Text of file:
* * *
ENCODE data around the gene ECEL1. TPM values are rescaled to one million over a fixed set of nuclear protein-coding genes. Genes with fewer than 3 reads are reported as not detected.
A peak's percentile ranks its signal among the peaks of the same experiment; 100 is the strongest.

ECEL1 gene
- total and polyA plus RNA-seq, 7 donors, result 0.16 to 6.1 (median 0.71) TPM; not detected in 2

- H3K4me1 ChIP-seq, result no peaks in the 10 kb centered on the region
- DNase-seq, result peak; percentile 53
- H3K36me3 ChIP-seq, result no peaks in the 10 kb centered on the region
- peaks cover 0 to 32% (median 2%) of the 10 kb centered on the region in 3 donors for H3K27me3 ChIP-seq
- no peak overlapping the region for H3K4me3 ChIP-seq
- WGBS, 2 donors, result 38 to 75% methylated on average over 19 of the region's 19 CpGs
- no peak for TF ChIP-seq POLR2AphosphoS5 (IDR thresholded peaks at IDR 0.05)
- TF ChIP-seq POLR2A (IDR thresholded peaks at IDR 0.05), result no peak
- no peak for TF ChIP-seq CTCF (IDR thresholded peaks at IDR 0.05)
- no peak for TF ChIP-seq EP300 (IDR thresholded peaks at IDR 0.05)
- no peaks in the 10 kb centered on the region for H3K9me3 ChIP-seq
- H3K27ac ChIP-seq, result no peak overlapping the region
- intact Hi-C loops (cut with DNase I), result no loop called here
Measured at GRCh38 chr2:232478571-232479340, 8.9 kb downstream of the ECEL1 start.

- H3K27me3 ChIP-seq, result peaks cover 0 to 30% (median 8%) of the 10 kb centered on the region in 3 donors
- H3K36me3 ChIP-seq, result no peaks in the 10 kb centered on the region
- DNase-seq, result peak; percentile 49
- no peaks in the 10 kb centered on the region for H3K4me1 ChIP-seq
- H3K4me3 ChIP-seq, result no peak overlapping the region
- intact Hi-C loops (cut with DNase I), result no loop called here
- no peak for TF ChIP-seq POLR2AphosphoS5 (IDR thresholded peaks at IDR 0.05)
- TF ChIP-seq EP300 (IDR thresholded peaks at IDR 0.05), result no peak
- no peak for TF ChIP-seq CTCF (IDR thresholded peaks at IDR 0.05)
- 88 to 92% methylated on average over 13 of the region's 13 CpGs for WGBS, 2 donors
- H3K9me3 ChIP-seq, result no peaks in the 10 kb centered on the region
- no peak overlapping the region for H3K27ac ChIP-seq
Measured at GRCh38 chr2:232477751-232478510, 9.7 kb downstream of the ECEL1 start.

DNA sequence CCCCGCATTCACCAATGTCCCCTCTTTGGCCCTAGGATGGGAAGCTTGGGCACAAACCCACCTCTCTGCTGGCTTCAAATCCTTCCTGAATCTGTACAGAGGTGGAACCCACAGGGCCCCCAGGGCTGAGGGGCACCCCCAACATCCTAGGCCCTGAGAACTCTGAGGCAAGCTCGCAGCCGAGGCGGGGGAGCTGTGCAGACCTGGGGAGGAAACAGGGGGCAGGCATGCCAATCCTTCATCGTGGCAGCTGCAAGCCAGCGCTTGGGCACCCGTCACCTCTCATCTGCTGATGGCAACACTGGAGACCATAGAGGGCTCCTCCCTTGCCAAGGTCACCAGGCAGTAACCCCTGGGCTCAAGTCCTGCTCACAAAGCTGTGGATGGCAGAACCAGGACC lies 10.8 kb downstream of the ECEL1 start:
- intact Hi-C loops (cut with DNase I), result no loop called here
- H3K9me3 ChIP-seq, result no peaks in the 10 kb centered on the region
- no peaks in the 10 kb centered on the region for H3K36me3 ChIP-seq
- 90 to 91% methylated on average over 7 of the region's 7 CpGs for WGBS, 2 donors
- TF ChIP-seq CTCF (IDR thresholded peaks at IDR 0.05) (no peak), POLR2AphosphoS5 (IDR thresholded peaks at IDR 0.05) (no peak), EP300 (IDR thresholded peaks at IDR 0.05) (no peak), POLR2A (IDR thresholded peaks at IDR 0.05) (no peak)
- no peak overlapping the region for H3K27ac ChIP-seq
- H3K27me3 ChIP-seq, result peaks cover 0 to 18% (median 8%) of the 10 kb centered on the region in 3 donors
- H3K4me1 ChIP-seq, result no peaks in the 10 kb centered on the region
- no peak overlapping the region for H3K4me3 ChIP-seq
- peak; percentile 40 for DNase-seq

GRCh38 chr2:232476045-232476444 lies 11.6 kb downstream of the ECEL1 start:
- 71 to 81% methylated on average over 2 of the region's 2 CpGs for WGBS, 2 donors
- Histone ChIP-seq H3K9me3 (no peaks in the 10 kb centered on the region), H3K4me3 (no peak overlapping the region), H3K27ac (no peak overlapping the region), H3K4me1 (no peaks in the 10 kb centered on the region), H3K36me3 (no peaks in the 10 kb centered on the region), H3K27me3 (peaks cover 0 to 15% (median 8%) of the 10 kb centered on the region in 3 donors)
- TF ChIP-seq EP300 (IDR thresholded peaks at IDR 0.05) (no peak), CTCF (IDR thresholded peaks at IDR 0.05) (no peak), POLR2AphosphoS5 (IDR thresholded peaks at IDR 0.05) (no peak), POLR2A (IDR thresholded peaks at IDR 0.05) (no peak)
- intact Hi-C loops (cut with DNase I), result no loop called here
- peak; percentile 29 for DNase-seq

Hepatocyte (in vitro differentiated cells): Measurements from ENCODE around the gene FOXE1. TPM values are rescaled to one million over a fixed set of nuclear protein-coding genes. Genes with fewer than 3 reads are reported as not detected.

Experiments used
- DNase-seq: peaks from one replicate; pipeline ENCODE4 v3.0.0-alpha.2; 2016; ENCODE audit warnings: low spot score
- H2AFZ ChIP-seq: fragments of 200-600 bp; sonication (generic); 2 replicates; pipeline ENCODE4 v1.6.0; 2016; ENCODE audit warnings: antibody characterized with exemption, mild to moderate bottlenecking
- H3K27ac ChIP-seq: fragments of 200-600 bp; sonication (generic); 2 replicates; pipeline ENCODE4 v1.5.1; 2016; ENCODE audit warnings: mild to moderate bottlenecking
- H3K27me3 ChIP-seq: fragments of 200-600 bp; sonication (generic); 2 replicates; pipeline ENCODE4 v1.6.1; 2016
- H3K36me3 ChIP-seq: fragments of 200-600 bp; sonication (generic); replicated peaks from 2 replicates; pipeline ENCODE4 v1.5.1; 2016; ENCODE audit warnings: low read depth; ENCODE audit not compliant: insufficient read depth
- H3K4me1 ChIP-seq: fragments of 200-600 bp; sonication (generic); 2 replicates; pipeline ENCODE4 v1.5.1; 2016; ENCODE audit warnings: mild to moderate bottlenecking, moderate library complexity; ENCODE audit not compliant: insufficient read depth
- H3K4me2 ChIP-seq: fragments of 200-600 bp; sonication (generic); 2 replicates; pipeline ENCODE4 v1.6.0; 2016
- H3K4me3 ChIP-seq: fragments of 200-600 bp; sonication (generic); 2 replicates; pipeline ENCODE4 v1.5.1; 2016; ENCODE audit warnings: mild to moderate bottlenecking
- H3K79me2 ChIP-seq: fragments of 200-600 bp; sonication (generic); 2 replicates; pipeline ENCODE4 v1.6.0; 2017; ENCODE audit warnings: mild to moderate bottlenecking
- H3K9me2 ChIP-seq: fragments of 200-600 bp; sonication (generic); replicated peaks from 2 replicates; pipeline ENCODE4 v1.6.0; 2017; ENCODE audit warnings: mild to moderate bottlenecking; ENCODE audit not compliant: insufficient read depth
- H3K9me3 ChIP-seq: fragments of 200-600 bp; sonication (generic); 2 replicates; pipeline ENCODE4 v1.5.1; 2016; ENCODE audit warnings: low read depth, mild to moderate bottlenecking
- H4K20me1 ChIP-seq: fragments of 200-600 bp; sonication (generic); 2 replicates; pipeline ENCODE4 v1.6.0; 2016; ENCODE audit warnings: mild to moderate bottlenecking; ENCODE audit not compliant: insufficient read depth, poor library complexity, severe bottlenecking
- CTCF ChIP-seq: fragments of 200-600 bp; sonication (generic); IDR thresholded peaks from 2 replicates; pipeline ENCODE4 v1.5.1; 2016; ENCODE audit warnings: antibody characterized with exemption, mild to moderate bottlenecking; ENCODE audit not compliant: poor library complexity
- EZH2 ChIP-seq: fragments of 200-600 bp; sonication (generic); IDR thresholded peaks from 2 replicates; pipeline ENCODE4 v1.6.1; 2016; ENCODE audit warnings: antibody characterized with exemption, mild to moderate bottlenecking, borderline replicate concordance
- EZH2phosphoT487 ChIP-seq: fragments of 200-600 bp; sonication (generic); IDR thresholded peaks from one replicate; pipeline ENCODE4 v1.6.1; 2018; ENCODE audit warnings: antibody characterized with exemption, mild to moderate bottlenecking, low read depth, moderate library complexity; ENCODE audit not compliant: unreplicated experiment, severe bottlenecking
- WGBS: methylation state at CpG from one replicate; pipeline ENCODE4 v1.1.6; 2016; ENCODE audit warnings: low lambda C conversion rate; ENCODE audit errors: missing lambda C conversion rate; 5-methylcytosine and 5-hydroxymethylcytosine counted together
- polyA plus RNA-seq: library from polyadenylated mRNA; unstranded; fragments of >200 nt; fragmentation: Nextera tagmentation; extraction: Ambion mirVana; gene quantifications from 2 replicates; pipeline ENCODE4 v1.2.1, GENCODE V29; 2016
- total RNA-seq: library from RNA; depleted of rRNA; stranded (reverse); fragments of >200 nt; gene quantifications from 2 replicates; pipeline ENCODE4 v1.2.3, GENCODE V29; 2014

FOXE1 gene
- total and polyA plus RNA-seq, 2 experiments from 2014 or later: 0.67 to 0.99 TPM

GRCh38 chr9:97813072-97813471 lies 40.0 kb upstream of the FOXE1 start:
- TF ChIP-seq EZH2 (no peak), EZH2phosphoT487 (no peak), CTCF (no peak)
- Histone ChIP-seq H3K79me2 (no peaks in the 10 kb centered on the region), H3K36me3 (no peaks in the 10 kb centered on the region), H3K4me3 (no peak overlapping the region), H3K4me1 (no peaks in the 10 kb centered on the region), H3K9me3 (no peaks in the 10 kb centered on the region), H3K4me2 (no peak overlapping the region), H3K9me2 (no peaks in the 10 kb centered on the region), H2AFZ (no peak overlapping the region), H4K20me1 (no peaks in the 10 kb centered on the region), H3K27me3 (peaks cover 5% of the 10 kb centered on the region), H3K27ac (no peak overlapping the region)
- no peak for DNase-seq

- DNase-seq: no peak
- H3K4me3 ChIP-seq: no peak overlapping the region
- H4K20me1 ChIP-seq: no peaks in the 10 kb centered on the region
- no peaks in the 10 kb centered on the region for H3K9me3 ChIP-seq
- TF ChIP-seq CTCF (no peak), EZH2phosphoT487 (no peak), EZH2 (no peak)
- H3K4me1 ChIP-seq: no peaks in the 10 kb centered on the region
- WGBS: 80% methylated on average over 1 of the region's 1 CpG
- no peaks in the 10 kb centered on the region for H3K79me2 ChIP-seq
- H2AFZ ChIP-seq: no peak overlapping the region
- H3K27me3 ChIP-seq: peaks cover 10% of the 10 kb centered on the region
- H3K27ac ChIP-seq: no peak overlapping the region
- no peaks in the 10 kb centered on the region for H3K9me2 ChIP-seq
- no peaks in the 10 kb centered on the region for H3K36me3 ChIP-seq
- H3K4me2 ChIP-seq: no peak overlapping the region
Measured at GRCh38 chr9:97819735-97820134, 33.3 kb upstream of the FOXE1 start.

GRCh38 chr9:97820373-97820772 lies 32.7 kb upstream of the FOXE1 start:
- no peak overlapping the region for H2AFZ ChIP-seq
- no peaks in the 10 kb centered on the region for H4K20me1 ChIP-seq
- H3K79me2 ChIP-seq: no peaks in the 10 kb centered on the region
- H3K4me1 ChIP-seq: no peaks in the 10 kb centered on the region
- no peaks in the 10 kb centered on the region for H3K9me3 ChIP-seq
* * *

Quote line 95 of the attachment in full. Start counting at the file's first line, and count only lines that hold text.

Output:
- no peaks in the 10 kb centered on the region for H3K9me3 ChIP-seq